I was called into the police station to identify three suspects in a break and enter investigation one day some 20 years ago. I'd gotten a good look at the suspects, since I'd spent a few minutes having a smoke in a parking lot with the three strangers before they entered my neighbour's home.
I spent an hour combing through mug shots before settling on three forlorn looking individuals. I screwed up. I identified two people who were already in custody at the time of the break-in, but the cops mentioned that they would have a chat with the third person.
In light of my previous two strikeouts, I told them it would be imprudent for them to bother this guy. I even pulled out the overused platitude that it's better that 10 guilty people go free than one innocent person be convicted. They told me they didn't like my math.
After the exposure of numerous wrongful convictions in Canada in the past two decades, we have a good sense of the factors that often lead to miscarriages of justice: faulty identification, the failure to disclose evidence, bad science, tunnel vision and prosecutorial zeal. Despite knowing these factors, little is done to prevent their recurrence. In fact, it sometimes appears that the system rewards the very people whose conduct contributes to miscarriages of justice.
Recently, Williams Mullins-Johnson was released on bail pending a review by the Minister of Justice of his murder conviction, which had been based primarily on a report by Toronto pathologist Charles Smith. It's been reported that Smith has found new employment at Saskatoon City Hospital, despite the fact that Ontario's chief coroner has ordered a review of Smith's work in dozens of cases involving suspicious child deaths.
Mullins-Johnson has spent more than 12 years in prison for the alleged death and sexual assault of his niece, convicted on evidence in Smith's now discredited report. Without accountability for official misconduct or illegality, we will never be able to address the shortcomings of our justice system.
Most people don't know that quite a few convictions in sexual assault cases are lost due to prosecutorial excess. Verdicts are routinely overturned because of abusive cross-examination of the accused and inflammatory jury addresses. Inundated with American television images of the lawyer as verbal bully, prosecutors cannot resist the temptation to insult and grandstand.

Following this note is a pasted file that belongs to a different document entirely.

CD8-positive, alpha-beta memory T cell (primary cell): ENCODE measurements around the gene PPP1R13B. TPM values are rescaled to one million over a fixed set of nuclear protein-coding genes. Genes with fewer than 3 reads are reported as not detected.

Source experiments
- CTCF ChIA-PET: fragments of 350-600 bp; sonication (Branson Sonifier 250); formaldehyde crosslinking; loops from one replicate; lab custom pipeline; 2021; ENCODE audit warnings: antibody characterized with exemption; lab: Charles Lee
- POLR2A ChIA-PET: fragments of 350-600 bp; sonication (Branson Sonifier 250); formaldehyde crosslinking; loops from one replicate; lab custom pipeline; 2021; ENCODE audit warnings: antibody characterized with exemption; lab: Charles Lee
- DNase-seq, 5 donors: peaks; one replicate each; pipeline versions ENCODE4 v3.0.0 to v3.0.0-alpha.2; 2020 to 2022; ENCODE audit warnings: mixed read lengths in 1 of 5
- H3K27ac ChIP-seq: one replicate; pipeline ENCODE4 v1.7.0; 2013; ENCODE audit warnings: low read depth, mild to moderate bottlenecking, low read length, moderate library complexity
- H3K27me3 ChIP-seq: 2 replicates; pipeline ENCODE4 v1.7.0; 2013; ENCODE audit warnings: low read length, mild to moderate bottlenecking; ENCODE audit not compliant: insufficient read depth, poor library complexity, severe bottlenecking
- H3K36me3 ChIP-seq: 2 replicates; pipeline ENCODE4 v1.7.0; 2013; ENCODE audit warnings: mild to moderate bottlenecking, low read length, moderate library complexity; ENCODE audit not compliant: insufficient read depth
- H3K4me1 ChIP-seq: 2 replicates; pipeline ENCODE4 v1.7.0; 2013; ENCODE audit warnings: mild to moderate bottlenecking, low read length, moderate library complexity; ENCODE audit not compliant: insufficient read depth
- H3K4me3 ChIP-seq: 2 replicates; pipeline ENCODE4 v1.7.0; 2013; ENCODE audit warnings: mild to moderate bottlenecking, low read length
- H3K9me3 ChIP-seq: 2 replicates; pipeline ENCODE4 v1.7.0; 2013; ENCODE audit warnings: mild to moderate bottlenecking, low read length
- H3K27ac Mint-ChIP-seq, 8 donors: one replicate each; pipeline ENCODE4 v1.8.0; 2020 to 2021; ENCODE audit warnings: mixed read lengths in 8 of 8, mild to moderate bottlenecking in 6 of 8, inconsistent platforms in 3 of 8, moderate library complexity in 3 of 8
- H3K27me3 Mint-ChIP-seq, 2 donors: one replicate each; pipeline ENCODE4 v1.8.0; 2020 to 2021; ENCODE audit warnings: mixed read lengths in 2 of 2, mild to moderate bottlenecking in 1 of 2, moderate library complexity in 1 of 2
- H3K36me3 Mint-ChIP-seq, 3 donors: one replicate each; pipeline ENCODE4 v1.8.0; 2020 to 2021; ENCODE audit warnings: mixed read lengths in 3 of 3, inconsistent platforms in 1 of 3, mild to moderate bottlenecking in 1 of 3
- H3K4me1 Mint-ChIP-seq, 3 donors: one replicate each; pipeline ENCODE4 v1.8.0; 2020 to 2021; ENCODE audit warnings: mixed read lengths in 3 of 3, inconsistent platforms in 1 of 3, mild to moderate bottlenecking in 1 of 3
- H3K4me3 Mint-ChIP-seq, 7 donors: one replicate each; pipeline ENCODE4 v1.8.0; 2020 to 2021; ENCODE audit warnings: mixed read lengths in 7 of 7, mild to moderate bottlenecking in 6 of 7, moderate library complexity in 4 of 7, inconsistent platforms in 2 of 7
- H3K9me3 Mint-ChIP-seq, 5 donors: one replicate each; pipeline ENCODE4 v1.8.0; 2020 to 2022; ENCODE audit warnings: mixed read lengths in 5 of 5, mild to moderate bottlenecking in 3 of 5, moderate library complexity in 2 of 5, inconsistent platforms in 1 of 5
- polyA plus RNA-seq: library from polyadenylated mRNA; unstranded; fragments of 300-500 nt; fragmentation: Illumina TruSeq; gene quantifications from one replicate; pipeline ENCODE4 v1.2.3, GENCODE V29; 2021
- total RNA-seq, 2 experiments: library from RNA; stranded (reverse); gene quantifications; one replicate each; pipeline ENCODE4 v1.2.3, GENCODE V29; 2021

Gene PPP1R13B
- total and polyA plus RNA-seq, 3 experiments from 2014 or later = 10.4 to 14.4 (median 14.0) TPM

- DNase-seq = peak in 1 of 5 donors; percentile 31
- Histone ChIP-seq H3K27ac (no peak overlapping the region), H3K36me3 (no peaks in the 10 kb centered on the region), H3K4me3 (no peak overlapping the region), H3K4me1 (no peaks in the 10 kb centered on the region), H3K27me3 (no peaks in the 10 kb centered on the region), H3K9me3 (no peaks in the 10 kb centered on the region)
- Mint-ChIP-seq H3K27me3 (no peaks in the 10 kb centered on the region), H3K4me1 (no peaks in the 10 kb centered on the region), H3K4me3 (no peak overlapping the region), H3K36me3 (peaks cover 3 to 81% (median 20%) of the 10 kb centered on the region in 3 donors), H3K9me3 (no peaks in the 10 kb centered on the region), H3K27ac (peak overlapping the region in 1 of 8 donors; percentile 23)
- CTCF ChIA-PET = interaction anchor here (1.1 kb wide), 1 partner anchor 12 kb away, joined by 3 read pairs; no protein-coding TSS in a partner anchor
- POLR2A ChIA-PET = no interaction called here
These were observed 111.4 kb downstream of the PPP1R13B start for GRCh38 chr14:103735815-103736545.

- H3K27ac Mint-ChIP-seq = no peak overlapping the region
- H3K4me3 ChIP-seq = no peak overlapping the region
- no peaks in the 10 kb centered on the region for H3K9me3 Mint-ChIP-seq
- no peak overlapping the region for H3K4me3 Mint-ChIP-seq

The problem is so pervasive that the Ontario Court of Appeal has noted that "unless and until Crown counsel[s] stop this kind of improper and prejudicial cross-examination, the court will regrettably have to remit difficult and sensitive cases... back to trial, at great expense to the emotional well-being of the parties, not to mention the added burden to the administration of justice."
Of course, nothing changes because these bullying prosecutors suffer no consequences for their misconduct. Chances are they will end up being appointed judges.
Last week the Ontario Court of Appeal expanded the scope of liability for police by making them accountable not only for malicious prosecution but also for negligent investigation. Sounds like a progressive development, but in actuality the court was only confirming a ruling it made eight years ago.
The government wished to turn back the clock, and asked the court to overturn its earlier ruling. The government argued that holding officers liable for negligent investigations would pose insurmountable problems for the police. The court stuck to its guns and upheld the tort of negligent investigation but, as has come to be expected, the badly divided court did not find the officers to be negligent in the case under appeal. In that case, police in Hamilton were searching for a serial robber who had targeted 10 local banks. Jason Hill, an aboriginal man, was arrested and charged primarily as a result of eyewitness identification, which proved to be faulty.
Many mistakes were made. The police interviewed two eyewitnesses at the same time. The police showed other eyewitnesses a photo lineup of 11 Caucasians and one aboriginal, Hill. The police also released a photo of Hill to the media, which raised the danger of "unconscious transference," whereby eyewitnesses modify their identification to match the published photo of the suspect.
In light of the inherent frailties of I.D. evidence, the police must take measures to ensure the integrity of the identification process. Clearly that was not done in this investigation.
Negligence may be an open-ended standard of evaluation, but how can it not be negligence for the police to employ investigative techniques soundly condemned by the commissions of inquiry into the wrongful convictions of Guy Paul Morin and Thomas Sophonow?
Whenever we stumble upon another wrongful conviction, public officials wring their hands, appoint a commission of inquiry, provide some ex gratia compensation and sometimes even say sorry.
Rarely do we see concrete changes to prevent the recurrence of these tragic mistakes, and rarely are those involved in the miscarriage of justice held civilly accountable.
I am not suggesting that police and prosecutors should be held liable every time a mistake is made. Perfect justice is unattainable, since all judgment, even when aided by the tools of science, is fallible.
But what is the point of courts and commissions setting out rules of fair process for the collection of reliable evidence if those in charge of playing by these rules can ignore them without consequence?